This semi-detached 1920s house has mould and condensation on most external walls, there is also penetrating damp, typified by browns stains to the rear bedroom under the chimney breasts.
- Another case of overlapping damp issues. Be careful to look for the brown stains, a tell tale sign of penetrating damp.
- Make sure to have 3M long selfie sticks (monopole – Amazon etc.) – I use two strapped together. It saves the time and cost of using drones. Put the camera on video mode and review on a big screen screenshooting images for the client.
- Easy bathroom ventilator fixed during the survey – happy client.
- Excess vapour causing condensation and mould resulting from insufficient ventilation and cold bridges.
- Penetrating damp from roof and or damaged flaunching on chimney breast.
The brown colour is caused by water soaking through bricks or over timber.
I tested walls in radio frequency mode. Water reflects radio waves at a set frequency similar to mobile phone shields. Meters can’t differentiate moisture from other dense matter such as metal and concrete. They help trace damp in a normal, homogeneous wall.
The sarking material was full of rubble just below the hip, although not much water lands on the hip. Most roofing issues are low down, where rain is funnelled and accumulated.
The white arrow points to where the rubble from the sarking material appears to originate.
There are no obvious signs of damp there and it’s unlikely that much water could penetrate through the hip.
- By contrast the blue arrow points to damage flaunching – the most likely source of ingress.
- The red arrow points to are damaged tile.
I think the top of the chimney stack is the most likely source of ingress. However, other elements should be checked once there is direct access to the roof.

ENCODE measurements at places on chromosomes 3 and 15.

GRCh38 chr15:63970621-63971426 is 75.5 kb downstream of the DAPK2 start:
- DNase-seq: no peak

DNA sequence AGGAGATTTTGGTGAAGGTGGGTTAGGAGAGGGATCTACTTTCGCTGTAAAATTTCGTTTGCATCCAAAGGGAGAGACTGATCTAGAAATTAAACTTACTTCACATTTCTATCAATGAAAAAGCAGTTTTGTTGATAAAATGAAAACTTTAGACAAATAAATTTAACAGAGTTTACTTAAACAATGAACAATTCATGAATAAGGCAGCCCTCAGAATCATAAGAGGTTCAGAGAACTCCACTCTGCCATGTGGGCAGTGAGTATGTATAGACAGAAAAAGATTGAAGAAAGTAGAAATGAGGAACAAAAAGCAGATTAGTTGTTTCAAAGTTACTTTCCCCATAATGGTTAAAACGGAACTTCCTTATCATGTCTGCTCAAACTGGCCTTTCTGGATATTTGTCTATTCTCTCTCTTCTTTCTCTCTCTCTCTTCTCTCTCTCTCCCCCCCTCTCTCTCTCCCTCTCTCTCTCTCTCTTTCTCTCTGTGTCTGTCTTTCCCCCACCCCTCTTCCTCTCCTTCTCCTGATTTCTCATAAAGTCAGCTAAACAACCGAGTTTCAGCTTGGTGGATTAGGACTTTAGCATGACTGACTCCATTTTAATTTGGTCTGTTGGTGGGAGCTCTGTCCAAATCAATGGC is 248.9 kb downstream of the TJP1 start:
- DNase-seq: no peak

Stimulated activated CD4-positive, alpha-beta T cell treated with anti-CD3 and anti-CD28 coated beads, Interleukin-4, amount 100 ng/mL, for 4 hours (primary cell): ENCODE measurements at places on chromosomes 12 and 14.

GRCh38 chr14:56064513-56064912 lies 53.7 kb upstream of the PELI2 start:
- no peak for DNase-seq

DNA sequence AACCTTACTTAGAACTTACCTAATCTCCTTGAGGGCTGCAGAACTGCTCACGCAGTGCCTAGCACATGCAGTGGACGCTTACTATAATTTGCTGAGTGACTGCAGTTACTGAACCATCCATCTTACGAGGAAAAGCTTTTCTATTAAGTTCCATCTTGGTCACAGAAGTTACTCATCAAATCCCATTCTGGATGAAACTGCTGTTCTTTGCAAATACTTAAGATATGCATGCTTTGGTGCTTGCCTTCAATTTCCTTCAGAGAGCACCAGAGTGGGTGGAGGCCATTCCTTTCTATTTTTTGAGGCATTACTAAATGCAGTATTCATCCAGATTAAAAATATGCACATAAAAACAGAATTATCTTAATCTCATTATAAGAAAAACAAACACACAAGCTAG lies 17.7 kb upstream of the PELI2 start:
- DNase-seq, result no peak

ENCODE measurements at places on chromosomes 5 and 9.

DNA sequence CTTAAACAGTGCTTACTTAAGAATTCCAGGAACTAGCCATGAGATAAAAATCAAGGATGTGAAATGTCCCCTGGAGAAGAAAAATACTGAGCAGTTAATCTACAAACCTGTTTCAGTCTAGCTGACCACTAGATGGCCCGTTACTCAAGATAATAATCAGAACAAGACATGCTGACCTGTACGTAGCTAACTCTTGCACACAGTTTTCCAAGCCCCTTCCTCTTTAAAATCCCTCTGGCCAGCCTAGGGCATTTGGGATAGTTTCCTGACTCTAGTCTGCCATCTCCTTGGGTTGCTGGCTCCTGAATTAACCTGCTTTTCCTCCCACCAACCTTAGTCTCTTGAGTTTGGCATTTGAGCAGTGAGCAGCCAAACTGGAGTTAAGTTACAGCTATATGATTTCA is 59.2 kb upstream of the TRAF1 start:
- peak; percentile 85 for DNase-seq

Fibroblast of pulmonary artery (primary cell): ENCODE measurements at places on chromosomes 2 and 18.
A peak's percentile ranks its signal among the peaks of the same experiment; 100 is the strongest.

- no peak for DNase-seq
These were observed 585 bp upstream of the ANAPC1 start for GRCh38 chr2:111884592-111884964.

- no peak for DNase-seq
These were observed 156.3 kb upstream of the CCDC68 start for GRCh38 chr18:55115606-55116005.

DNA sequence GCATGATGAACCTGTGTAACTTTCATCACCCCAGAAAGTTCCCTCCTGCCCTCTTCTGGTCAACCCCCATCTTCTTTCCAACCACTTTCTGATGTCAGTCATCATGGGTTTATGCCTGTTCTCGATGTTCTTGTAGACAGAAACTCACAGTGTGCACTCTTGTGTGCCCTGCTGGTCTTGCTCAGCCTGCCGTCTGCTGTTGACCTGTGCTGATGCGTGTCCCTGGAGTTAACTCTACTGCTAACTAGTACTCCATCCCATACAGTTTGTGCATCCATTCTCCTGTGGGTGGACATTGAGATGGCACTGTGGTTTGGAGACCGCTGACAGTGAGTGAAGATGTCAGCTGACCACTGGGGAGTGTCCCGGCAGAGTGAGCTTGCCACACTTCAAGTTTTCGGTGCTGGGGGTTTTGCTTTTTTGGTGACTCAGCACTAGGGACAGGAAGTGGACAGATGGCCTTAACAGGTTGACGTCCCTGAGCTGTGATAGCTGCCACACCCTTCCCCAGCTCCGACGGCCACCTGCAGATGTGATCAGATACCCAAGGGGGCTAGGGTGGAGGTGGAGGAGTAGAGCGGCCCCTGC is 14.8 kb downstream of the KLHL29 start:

The extractor fan was running at 9.7 l/s. I cleaned it up so that it now runs at 13.1 l/s, better than most UK extractor fans, but not as fast as building regs requirements of 15 l/s.
Mould grows where relative humidity exceeds 85%RH for 6+ hours. Excessive humidity results from insufficient ventilation, poor air circulation and a cold surface. See surveyor.tips/mould. The secondary cause of high relative humidity is low temperature relative to the source of humidity, see surveyor.tips/humidity.
Ventilation is most effective when air is extracted close to the vapour source; bathroom, kitchen, drying clothes and occupied rooms. The internal ventilation does not meet Building Regulation 2010 Part F requirements. This is best achieved with mechanical extractor fans.
See surveyor.tips/vent_regs specifically P39 and P19:
- Bathroom 15 l/s with a 30-minute overrun.
- Kitchen 30 l/s adjacent to hob; or 60 l/s elsewhere in kitchen.
This is caused by combination of insufficient ventilation, heat loss, and insufficient air circulation.
Blue/green is about 5˚C colder than yellow/orange. The ceiling is also at risk of heat loss, and therefore mould and condensation, consider insulating it.
Again this will be caused by insufficient ventilation and heat loss.
Calcium sulphate is a key ingredient in cement and other building materials. If diluted in water salts tend to move to the surface. These can be removed with sandpaper and decorated.
The presence of mould at the bottom of a wall eliminates rising damp as the root cause and points toward condensation from unvented excess vapour.
Relative humidity is a function of vapour pressure (quality of vapour) and temperature. As temperature rises, air can hold more vapour. Conversely as temperature drops, air holds less vapour until it meets the dew point at 100%RH, when dew or condensation forms. Mould forms when there is period of humidity above 85%RH for 6 or more hours.
Given the additional strain on the property, I’m sure the tenants will do what they can to help monitor and minimise humidity.